The trout and the rowing take care of themselves at this point in my guiding. The nuts and bolts of the operation…troot and people….that shit is locked and I’ve worked very hard to get there. This pandemic changes how the business side looks. And with the surge in social media and its necessity for success in the 21st century business model driving a lot of what makes or breaks you…2021 is going to be a busy year to say the least.

So ya, I’ll sleep through a lot of the offseason. Because I can. Normally my body needs it but I think my mind needs it more this year. I’ll share time with the few people I can. I will prep for the offseason, and hold out like the rest of us. Still living day to day and week to week, still worried, but ready to move forward.

So ya, chill out. We all allowed to get mad bruh. Vent, sleep, try and see the good shit…watch Mandolarian…holy fuck! I mean we are all friggin’ stuck and its not like the headlines are making us feel any less stuck. So ya. Get ready for 2021…see if we can do a little better….(shy unenthusiastic yay, from the crowd). Fingers crossed. Let the countdown to trout begin.

Tamarack

January Sun

2015/01/img_2225.jpg

Hit the river for the day. I tied a few flies this morning and hit the river around 10:30 ish. The fog was just starting to burn off when I got to the first spot on the upper river. The flows were up from the shot of rain and snow we got so wading was tough but I managed to fish a few good looking places before moving on. The river was too swollen near Three Bridges for me to try my luck at a few of my favorite winter fishing spots up and down river of there.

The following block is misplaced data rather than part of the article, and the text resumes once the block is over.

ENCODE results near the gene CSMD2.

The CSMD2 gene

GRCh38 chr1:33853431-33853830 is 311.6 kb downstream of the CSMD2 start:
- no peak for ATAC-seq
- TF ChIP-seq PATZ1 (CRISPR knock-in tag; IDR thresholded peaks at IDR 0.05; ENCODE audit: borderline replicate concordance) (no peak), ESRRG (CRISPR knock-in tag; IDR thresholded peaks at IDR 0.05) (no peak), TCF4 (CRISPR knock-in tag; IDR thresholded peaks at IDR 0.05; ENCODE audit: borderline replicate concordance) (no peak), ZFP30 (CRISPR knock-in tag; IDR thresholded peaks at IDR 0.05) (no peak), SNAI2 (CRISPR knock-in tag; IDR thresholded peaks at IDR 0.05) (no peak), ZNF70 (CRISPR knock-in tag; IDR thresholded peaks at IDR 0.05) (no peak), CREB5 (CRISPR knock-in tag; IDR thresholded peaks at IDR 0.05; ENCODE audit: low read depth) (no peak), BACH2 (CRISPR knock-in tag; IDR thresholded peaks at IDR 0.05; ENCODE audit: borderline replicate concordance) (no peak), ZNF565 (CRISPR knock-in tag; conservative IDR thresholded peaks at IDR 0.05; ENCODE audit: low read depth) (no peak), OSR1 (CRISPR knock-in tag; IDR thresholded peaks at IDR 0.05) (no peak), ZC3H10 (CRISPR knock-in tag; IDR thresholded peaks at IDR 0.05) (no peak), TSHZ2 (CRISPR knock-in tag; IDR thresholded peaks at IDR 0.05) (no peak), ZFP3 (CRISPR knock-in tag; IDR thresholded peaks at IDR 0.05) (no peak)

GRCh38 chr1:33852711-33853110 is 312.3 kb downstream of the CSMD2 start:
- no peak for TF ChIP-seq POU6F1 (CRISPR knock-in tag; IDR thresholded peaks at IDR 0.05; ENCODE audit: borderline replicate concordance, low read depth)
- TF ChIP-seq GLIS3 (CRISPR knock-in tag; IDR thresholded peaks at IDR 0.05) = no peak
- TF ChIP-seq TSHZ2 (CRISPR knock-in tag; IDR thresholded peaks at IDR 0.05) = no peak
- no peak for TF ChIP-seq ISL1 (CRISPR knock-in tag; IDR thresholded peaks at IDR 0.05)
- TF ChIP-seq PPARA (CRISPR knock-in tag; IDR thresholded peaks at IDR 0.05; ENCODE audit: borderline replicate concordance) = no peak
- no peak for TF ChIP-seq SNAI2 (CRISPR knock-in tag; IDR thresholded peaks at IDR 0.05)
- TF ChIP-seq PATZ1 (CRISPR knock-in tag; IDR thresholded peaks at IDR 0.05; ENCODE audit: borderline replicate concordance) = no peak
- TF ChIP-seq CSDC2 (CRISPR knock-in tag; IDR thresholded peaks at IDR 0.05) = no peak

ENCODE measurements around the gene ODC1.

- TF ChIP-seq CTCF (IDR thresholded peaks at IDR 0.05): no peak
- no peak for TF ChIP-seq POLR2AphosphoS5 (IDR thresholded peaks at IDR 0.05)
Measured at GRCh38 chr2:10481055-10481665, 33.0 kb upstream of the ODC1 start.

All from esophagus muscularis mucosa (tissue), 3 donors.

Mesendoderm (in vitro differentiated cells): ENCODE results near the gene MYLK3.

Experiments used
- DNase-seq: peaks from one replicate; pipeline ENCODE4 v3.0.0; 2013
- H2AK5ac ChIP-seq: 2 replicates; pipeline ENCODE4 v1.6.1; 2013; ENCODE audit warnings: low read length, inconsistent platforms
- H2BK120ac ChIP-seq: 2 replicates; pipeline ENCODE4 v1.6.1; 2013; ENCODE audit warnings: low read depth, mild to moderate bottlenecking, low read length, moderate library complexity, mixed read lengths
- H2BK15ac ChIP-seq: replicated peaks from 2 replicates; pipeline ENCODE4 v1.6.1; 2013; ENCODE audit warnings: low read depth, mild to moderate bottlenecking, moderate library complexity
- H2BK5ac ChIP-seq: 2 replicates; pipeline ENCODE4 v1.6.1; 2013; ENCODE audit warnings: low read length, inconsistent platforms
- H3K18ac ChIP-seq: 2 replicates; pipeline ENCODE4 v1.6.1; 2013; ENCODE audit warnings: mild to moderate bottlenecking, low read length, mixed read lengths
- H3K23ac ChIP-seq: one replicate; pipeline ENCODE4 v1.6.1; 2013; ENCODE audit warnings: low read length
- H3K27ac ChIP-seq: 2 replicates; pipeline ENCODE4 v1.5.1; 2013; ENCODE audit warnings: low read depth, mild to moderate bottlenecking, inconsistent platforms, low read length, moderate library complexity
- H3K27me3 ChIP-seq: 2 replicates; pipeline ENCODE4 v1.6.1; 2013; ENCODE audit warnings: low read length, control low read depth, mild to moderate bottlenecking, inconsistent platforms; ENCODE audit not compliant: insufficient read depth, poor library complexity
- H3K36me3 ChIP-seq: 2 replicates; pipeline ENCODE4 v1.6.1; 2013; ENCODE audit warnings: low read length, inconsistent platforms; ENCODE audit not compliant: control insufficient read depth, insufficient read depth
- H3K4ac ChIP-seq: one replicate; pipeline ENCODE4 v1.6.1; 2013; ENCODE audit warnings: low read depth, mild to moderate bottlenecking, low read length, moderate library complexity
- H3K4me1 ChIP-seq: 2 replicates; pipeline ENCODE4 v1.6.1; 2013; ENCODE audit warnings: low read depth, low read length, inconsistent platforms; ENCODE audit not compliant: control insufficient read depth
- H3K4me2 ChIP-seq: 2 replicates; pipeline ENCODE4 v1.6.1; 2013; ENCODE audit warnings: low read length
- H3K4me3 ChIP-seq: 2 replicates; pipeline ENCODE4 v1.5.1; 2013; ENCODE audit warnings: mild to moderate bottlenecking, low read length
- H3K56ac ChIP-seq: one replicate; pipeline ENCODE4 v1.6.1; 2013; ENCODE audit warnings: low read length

I decided to head back into town and hit my old friend the Cle Elum. This river never ceases to amaze me. I hiked upriver today to a spot I haven’t visited in a while. I remember hiking the banks on a early summer day after they start to back the flows off from the dam above. There is a great drake hatch and some of the most perfect looking water I have seen on a river hidden up in the trees. The only way to access it is to walk it or float it and you have to walk a bit so not a lot of people fish it.

The sun was burning off the left over water still clinging to the rocks, moss, and trees when I stripped out enough line for a proper cast. The section I was standing below is where the river narrows between some log jams. There is a deep trough, a shelf, and a large deep eddy on the river right side. A nice 30 foot cast to the top of the trough along the seam between the slow and fast water dropped. Another 30 or so dropped before I finally hooked a fish.